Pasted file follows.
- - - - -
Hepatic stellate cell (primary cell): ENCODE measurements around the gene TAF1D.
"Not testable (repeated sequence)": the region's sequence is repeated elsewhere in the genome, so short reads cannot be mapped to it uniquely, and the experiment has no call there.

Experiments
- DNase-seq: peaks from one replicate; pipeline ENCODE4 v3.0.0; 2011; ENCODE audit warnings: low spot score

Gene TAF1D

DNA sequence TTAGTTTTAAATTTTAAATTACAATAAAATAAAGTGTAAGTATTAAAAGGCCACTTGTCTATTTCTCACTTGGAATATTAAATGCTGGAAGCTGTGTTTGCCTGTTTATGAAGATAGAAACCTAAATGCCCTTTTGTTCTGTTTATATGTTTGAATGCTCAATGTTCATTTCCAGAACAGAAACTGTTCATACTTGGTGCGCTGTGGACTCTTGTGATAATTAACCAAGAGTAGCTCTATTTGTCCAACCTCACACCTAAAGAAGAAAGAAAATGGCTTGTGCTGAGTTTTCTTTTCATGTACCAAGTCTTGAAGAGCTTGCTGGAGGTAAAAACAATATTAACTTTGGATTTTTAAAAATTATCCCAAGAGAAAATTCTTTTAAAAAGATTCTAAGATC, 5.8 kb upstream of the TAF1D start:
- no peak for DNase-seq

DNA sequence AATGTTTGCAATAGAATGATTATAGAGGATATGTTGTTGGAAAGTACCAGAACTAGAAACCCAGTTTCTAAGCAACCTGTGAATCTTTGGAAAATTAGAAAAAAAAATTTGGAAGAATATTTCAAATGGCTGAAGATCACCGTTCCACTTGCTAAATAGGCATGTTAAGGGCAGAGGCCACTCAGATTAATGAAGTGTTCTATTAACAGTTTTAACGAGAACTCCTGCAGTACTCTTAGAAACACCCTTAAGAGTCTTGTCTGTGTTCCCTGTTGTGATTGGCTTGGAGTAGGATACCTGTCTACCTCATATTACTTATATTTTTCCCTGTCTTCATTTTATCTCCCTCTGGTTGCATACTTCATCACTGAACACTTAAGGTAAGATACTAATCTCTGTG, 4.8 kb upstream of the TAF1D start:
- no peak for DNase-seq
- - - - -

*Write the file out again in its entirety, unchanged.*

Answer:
Hepatic stellate cell (primary cell): ENCODE measurements around the gene TAF1D.
"Not testable (repeated sequence)": the region's sequence is repeated elsewhere in the genome, so short reads cannot be mapped to it uniquely, and the experiment has no call there.

Experiments
- DNase-seq: peaks from one replicate; pipeline ENCODE4 v3.0.0; 2011; ENCODE audit warnings: low spot score

Gene TAF1D

DNA sequence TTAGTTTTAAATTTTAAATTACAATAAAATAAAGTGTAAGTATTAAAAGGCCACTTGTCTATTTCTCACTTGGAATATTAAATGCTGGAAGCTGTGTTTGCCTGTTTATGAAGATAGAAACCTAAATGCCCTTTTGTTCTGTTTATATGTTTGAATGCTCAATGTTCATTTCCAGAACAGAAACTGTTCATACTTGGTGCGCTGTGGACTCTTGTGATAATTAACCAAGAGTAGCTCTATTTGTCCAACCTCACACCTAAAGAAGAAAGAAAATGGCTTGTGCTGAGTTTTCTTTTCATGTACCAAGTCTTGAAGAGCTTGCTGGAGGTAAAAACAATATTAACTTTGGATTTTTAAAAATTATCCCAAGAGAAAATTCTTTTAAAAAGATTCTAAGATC, 5.8 kb upstream of the TAF1D start:
- no peak for DNase-seq

DNA sequence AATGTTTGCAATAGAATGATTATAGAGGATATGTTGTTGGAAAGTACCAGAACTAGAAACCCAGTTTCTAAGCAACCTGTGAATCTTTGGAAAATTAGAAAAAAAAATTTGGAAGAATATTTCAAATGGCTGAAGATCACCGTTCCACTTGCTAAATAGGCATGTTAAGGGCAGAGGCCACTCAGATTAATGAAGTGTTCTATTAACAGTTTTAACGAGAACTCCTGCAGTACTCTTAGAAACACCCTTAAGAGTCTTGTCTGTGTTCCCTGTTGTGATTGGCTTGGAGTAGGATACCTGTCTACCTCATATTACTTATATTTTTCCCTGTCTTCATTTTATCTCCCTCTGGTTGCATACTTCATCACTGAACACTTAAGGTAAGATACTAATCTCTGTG, 4.8 kb upstream of the TAF1D start:
- no peak for DNase-seq